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  • What you need to know is that the recent breach of Sony Pictures Entertainment should—in fact, it must—change everything you previously assumed about security.

  • At the heart of operating a business and managing IT systems is the critical balance between performance and security. Despite the introduction of increasingly sophisticated tools and technologies designed to ratchet up results in both areas, CIOs, CISOs, and other IT and business managers face growing and often daunting challenges. According to a recently released report from McAfee, "Network Performance and Security," the stakes have never been higher for enterprises looking to protect digital assets. However, the majority of respondents consistently opt for performance over protection. What's more, there's often a belief that enabling security protections such as firewalls adversely affects network performance. As a result, some organizations go so far as to disable key features and leave others turned off. "Unfortunately, turning off important firewall features because of network performance concerns has become a common practice," says Pat Calhoun, general manager of Network Security at McAfee, part of Intel Security. Here are some of the key findings from the report.

  • The bring-your-own-device (BYOD) movement has radically transformed the enterprise and has helped organizations achieve productivity and cost gains that were previously unimaginable. It also has led to happier,more engaged employees. But there's a downside to these gains. One of the most troubling issues is a rapid uptick in mobile security breaches. According to British telecom firm BT, 98 percent of U.S. firms allow employees to use personal mobile devices for work. However, organizations struggle to manage mobile devices, develop effective policies and controls, and create a secure environment that works for both the business and the employees. A recent survey, which was conducted by BT in conjunction with market research firm Vanson Bourne (with 640 interviews from managers at large global organizations), explored the uptake in adoption of BYOD and corporate-owned-personally-enabled (COPE) devices. It identified a number of key areas that CIOs and other business and IT executives must deal with, including executive and staff attitudes and security protocols.

  • Over the last few years, cyber-security has emerged as a huge challenge. IT and security executives have been forced to cope with a growing array of threats originating from both inside and outside the enterprise. A recently released report from Ernst and Young, "Global Information Security Survey 2014," points out that while organizations are making progress and building a foundation for better protection, many remain unprepared for the level of risk in today's computing environment. Among other things, the survey, which canvassed 1,825 organizations, concludes that business and government must do a better job of anticipating attacks in a world where it is no longer possible to prevent all cyber-breaches—and when threats emanate from ever more resourceful and well-funded sources. According to Paul van Kessel, EY's global risk leader: "Organizations will only develop a risk strategy of the future if they understand how to anticipate cyber-crime. Cyber-attacks have the potential to be far-reaching—not only financially, but also in terms of brand and reputation damage, the loss of competitive advantage and regulatory non-compliance. Organizations must undertake a journey from a reactive to a proactive posture, transforming themselves from easy targets for cyber-criminals into more formidable adversaries."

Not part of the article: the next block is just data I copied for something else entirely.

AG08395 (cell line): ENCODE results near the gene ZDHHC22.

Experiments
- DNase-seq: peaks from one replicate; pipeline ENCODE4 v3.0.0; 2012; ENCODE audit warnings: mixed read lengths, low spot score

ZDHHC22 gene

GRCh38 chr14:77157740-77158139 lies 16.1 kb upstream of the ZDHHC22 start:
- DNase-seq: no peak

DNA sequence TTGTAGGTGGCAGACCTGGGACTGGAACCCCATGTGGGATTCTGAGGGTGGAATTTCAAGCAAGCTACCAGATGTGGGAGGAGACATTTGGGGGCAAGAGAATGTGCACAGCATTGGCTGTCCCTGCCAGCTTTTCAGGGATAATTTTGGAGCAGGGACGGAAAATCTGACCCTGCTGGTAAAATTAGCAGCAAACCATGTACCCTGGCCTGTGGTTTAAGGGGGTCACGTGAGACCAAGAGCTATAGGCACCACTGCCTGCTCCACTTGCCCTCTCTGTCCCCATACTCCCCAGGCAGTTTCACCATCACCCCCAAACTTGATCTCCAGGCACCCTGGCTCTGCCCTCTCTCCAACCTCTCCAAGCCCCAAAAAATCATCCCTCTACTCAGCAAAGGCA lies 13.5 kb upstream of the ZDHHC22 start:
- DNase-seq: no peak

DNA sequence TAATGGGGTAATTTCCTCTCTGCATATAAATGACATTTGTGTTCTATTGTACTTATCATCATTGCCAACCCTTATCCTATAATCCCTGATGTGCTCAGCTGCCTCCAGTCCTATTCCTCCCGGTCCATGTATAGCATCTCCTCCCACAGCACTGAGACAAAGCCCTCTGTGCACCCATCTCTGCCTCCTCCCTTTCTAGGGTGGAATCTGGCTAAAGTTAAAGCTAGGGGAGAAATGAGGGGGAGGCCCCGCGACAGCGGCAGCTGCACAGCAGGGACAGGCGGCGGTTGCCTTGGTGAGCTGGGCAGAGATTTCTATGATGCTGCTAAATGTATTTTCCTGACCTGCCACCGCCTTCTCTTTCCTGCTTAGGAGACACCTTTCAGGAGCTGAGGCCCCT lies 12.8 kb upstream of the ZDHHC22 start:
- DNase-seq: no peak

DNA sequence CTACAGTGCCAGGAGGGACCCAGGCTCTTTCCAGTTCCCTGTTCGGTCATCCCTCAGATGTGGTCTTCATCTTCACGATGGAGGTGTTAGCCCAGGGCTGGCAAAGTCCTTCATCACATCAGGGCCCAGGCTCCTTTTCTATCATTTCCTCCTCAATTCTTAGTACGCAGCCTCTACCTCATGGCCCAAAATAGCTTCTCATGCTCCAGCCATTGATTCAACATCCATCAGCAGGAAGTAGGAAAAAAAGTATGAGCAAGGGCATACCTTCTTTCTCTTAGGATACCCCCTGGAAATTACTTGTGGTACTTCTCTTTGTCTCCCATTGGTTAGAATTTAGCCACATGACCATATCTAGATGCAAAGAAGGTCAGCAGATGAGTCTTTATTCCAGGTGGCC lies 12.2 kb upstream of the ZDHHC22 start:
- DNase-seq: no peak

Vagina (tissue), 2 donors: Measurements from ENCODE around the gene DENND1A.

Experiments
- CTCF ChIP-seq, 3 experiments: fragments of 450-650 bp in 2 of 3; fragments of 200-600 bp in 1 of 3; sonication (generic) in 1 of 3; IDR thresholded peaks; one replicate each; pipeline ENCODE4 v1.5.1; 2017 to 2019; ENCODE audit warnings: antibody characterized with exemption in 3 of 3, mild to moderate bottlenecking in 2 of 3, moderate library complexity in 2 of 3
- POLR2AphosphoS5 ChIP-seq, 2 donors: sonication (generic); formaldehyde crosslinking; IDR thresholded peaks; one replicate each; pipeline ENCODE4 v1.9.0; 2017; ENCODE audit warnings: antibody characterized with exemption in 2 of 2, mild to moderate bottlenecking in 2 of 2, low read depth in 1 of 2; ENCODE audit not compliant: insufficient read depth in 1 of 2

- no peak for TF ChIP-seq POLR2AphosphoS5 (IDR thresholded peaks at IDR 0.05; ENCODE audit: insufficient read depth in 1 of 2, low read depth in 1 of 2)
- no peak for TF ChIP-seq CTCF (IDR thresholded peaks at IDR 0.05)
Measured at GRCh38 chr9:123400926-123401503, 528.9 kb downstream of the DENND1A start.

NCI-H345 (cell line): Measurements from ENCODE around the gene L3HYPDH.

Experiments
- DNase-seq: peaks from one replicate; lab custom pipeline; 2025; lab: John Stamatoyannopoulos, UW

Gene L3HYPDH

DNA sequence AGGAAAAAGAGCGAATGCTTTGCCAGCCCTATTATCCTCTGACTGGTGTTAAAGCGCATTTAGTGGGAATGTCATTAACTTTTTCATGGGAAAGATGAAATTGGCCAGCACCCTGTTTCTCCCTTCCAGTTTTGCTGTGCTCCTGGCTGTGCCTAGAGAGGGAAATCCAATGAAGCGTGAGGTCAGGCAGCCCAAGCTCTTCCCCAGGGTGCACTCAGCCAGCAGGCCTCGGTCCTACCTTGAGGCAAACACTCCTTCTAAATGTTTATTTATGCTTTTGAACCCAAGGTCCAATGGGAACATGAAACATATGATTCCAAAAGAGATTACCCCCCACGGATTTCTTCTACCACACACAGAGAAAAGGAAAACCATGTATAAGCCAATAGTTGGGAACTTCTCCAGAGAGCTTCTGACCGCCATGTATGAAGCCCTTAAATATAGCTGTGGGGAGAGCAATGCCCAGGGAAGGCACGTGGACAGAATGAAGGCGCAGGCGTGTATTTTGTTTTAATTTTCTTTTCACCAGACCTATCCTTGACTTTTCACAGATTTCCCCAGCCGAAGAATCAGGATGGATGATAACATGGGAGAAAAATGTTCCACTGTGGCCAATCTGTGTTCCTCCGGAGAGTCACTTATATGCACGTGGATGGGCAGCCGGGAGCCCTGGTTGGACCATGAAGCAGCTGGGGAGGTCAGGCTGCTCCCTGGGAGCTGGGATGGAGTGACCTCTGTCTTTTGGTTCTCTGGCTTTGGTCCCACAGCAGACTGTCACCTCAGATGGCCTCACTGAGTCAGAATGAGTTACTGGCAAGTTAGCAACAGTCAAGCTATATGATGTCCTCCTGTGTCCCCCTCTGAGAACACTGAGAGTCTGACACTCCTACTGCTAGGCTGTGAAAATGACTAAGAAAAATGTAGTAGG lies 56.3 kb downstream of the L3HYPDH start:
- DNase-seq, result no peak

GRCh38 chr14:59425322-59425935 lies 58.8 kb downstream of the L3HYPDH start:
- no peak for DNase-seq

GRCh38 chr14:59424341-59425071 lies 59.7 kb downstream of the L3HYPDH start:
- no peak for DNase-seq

• Given the complexity of data in various mobile devices, clouds and social media, many nontraditional sources must be examined during a forensic investigation.

  • Trying to keep the bad guys out of your corporate network isn't even the primary goal any more. Instead, it's preventing them from getting what they really want.